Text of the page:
Jonas Brothers: The 3-D Concert Experience To fully savor Jonas Brothers: The 3D Concert Experience , it's best to watch with an audience overwhelmingly populated by girls and young women, all… Jonas Brothers: The 3-D Concert Experience To fully savor Jonas Brothers: The 3D Concert Experience , it's best to watch with an audience overwhelmingly populated by girls and young women, all… 2009-02-27 G PT75M Musical Jonas Brothers Joe Jonas Kevin Jonas Nick Jonas
Movie Review

Jonas Brothers: The 3D Concert Experience (2009)

MPAA Rating: G
Jonas Brothers: The 3-D Concert Experience | Teen Beat: The JoBros bring down the house
Image credit: Frank Masi
Teen Beat: The JoBros bring down the house
EW's GRADE
B-

Details Release Date: Feb 27, 2009; Rated: G; Length: 75 Minutes; Genre: Musical; With: Jonas Brothers, Joe Jonas, Kevin Jonas and Nick Jonas

To fully savor Jonas Brothers: The 3D Concert Experience, it's best to watch with an audience overwhelmingly populated by girls and young women, all of them on their feet singing lyrics like ''Oooh, this is an S.O.S.,'' and squealing every time one of the wildly popular teen-bait hotties mugs for the restless camera. And you're in luck: Squeal-o-vision is pretty much guaranteed at any multiplex screening of Disney's newest puppy-pop 
concert film. Fans who know all the words to ''BB Good'' and ''Burnin' Up'' are the target ticket buyers for this chipper, careful brand extension of the sani-packaged boy band composed of 21-year-old Kevin (the fun one), 
19-year-old Joe (the cute one), and 16-year-old Nick Jonas (the eerily self-possessed too-young-to-vote one, who 
 has been singing for a living since he was a 
6-year-old New Jersey squirt).

It's fair to ask, under the circumstances, what an oldie like me (now that science has made it possible for women to live past the age of 30!) is doing assessing a movie so clearly made for residents of the state of Hannah Montana, starring lambkins birthed in the breeding pens of the Disney Channel. I'm glad to answer. I may not know much about what 
it feels like to be a tween today, trembling with chaste and wholesomely horny longing for three pale young men who strike sexy rocker poses while wearing rings symbolizing their commitment 
 to premarital virginity. But exactly because I am not a young aficionada, dressed in a hoodie on which I have inked ''Mrs. Jonas'' in large, hopeful letters, I'm in a good position to 
 report on what's actually going on up there on the screen while the siblings are working the room. And what's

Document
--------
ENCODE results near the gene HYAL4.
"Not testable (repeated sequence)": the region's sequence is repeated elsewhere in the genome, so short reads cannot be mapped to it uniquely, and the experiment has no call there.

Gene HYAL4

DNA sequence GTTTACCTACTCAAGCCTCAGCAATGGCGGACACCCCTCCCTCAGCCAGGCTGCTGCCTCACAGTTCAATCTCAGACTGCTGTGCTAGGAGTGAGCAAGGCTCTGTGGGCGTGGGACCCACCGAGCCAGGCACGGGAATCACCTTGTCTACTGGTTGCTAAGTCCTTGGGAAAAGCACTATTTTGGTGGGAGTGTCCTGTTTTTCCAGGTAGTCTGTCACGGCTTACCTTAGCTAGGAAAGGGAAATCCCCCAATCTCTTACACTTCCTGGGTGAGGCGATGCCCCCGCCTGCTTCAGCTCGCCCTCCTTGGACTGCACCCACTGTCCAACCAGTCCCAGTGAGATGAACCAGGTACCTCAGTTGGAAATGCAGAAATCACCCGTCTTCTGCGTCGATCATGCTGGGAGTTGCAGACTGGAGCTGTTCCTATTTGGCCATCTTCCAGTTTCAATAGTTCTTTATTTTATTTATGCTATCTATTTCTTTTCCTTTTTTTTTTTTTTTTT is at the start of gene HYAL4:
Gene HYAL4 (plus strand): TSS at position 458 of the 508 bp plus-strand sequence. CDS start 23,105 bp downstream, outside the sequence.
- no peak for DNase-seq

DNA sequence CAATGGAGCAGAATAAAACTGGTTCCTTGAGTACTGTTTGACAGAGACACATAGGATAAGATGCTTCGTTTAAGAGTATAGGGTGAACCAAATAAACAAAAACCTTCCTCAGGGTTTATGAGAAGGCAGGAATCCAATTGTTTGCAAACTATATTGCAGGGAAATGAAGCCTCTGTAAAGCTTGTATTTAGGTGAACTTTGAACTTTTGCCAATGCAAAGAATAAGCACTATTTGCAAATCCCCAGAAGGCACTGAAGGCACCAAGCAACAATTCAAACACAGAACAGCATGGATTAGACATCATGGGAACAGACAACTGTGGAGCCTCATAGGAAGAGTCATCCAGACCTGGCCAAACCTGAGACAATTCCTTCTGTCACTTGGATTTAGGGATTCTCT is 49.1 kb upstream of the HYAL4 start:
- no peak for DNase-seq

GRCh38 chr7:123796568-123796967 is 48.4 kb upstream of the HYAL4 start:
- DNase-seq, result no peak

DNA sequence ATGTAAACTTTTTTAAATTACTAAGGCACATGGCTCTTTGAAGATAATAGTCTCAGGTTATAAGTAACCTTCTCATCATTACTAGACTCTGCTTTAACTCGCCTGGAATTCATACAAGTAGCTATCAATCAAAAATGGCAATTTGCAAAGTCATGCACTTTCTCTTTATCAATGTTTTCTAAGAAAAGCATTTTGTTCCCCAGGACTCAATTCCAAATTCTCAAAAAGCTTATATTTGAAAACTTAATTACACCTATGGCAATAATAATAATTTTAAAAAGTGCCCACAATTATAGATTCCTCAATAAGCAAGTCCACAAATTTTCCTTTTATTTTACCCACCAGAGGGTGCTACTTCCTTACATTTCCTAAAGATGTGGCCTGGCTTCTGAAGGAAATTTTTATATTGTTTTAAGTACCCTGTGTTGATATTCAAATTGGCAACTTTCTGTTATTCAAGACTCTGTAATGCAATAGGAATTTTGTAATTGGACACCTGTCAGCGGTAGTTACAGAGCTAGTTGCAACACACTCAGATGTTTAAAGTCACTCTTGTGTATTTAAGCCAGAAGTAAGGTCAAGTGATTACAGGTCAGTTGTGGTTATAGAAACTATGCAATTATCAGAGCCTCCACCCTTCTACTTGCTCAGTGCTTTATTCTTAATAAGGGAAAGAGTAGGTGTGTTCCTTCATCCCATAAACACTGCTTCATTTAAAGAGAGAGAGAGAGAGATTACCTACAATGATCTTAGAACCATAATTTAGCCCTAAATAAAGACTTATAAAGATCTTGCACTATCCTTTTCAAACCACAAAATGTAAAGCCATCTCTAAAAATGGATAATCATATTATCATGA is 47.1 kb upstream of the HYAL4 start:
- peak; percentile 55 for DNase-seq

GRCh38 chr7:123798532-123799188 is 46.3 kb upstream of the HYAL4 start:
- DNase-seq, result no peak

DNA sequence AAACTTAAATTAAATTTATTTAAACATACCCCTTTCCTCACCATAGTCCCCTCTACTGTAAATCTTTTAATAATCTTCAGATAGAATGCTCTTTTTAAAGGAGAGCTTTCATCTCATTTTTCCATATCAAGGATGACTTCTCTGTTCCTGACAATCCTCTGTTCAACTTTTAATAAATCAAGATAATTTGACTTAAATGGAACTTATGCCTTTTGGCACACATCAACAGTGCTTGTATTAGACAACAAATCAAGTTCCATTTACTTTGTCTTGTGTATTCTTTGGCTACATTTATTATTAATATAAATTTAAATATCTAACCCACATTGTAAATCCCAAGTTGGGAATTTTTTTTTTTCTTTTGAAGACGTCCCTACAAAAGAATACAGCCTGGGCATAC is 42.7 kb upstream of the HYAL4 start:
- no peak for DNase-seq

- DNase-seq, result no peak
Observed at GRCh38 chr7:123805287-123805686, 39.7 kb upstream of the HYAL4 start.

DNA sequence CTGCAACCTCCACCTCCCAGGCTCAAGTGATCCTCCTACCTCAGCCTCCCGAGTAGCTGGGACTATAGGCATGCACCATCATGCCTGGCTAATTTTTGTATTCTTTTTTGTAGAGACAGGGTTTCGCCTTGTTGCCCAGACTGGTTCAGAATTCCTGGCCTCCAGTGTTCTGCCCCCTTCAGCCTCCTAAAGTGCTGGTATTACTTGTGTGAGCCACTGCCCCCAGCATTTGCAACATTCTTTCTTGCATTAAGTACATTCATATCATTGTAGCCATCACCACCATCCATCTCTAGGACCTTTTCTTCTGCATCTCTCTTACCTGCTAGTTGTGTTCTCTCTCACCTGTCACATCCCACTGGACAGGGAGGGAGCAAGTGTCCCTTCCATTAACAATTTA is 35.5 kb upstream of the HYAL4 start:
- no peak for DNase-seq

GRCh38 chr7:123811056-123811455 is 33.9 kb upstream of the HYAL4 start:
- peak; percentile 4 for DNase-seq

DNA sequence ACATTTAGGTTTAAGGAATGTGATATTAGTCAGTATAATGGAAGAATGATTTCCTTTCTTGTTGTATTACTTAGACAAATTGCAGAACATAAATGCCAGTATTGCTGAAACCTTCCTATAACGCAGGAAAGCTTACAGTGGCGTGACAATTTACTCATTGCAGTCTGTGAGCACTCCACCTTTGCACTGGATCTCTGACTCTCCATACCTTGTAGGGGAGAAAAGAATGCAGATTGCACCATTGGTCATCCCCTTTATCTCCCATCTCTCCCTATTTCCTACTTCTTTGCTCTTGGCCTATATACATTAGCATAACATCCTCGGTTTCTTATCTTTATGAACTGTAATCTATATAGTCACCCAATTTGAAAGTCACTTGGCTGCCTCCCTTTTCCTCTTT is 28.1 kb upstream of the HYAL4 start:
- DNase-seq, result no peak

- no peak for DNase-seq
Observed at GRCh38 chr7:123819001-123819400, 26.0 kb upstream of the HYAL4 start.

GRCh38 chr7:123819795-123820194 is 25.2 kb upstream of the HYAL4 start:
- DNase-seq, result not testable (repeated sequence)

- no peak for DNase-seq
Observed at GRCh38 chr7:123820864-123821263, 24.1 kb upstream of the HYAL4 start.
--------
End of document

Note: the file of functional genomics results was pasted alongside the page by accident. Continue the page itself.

going on is not necessarily what you see through plastic 3-D glasses.

For one thing, the boys crib openly from the personas that the Beatles so famously established in A Hard Day's Night 45 years ago. In the 
 Jonases' backstage footage, the brothers assume the roles of playful yet disciplined imps amazed by their own celebrity (and ostentatiously mothered on the road by their 
 hulking personal bodyguard/nanny, ''Big Rob'' Feggans). For those of us dwelling outside the Jonas demo, the small charms in the ''candid'' moments have little to do with the boys' talents as actors — their 
dramatic challenge is to play themselves, supposedly sleeping or eating breakfast — and a lot to do with the revered icons whose cheeky behavior they're imitating. I don't think it's an accident that at one point director Bruce Hendricks (who made last year's Hannah Montana and Miley Cyrus: Best of Both Worlds Concert) cuts to a shot of the Jonases watching a TV clip of the Beatles on The Ed Sullivan Show in 1964 — and not just because girls back then squealed for the Fab Four just as they do now for the Theme Park Three. The newbies owe much of their innocents-on-the-run shtick to the Beatles' truly 
original charms, and the larky visual style filmmaker Richard Lester devised for the lads from Liverpool.

Then there are the concert segments, shot during the Jonases' Burning Up tour stops 
 in Anaheim, Calif., and at New York City's 
 Madison Square Garden. They may scamper and strut but the act is, at heart, as reassuringly square as a church service, with Kevin, Joe, and Nick as altar boyz. Taylor Swift and Demi Lovato also stop by, warbling anthems to female self-worth and moral fortitude. Swift sings, ''You should've said no, you should've gone home/You should've thought twice 'fore you let it all go,'' to a straying beau. Amen, sister.

As for the extra-cool format the movie is shot in, not much happens in Disney Digital 3-D that couldn't have happened in Disney Five Minutes Ago 2-D — except for one 
unintentionally, hilariously, subliminally dirty bit that will be lost (I hope) on the fervent crowd. I refer to the moment where the 
boys grab big fire hoses, hold them like...fire hoses...and spray the heads of their moaning girl fans with thick geysers of, um, foam. The girls respond by holding up their lighted little wands. The whole sequence becomes so phallic that the movie seems to be breaking loose toward Spinal Tap territory. Then it 
 returns safely to Disney earth with the 
 heavenly message encoded in the boys' finger jewelry: Abstinence only, kids! B-

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Originally posted Feb 25, 2009 Published in issue #1037 Mar 06, 2009 Order article reprints